The world didn’t end — yet It may be more fun to consider Maya doomsday scenarios, but shouldn’t we be focused on fixing actual threats to Earth like climate change?
So much for another wacky end-of-the-world theory. The hypothesis that the world would be destroyed at the end of the 13th baktun cycle in the Maya calendar (which corresponds pretty closely with Dec. 21) was just plain wrong.
Nor, come to think of it, was the last much-publicized prophet of doom on target. That was Harold Camping, the Christian radio announcer who predicted that the rapture (and end of the world) would come on May 21, 2011. When that didn’t happen, he recalibrated the date as Oct. 21, 2011. He has since given up predicting disasters.
Humans have always been fascinated by the idea of the apocalypse. Sometimes we actually seem to believe in it
What’s odd is that despite our apparent obsession with global catastrophe, we’re surprisingly reluctant to confront the complications of actual, documented threats to our planet. Science and observation seem to indicate that real planetary crises will come more quietly and slowly but just as sadly — and perhaps more so because by that time we will have had years, if not decades, of legitimate warning. The effects of climate change may not be as dramatic as the reappearance of Satan on Earth, but they are a lot more imminent.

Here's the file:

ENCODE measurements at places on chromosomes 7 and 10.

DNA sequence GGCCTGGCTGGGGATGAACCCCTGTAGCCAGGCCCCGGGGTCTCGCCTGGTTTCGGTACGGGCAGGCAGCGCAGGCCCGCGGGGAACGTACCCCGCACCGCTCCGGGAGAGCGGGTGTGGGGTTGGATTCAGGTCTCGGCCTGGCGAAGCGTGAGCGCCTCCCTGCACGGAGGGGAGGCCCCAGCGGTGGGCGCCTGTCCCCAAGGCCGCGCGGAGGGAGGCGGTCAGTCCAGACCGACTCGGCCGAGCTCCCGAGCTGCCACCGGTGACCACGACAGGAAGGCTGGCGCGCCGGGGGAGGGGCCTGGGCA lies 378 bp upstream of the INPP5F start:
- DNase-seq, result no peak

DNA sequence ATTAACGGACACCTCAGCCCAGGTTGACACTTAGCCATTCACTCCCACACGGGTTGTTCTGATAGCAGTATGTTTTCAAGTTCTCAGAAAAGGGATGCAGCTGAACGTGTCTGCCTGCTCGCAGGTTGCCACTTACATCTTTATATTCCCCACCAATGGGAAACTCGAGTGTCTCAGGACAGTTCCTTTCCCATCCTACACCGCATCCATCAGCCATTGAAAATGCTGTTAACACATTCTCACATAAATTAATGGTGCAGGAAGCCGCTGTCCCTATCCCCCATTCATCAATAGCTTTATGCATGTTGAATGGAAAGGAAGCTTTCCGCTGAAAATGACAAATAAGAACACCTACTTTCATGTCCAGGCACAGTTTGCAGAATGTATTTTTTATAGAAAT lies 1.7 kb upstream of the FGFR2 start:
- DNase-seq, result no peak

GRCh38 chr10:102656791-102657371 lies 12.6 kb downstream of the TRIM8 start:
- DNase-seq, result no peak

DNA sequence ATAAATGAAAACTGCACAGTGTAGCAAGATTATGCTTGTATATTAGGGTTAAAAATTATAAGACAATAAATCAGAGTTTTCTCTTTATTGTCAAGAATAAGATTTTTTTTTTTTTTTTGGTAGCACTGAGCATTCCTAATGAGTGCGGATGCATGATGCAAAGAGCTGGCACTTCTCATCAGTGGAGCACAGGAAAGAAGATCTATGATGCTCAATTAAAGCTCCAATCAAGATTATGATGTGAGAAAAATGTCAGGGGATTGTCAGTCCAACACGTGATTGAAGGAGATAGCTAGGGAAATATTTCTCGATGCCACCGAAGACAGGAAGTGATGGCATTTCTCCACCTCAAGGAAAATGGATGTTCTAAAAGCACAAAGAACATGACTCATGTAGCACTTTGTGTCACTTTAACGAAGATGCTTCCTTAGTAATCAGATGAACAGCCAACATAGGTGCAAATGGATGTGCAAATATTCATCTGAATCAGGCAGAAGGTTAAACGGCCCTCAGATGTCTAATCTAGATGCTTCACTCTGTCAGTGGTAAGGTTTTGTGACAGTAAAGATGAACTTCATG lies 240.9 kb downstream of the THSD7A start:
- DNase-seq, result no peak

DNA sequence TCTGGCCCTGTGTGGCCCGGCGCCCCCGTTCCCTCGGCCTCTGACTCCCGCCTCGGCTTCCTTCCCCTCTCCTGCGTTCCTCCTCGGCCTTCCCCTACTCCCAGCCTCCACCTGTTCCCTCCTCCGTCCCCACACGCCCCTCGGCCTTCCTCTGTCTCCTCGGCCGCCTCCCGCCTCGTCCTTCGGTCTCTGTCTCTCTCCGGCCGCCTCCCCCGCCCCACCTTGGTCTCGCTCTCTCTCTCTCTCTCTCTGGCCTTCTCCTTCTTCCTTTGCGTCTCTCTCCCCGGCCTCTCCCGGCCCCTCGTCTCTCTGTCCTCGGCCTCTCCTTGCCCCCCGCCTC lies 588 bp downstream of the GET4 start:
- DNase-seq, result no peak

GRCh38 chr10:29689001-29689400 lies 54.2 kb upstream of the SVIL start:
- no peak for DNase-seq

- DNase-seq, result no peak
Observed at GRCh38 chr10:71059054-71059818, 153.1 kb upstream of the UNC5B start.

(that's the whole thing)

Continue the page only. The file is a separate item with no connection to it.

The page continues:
The LA Times has proven that they are stupider than Harold Camping, because they haven’t given up on predicting disasters. After all, the great prophet Hansen has told us that parts of Manhattan will be permanently submerged by 2008.
h/t to Marc Morano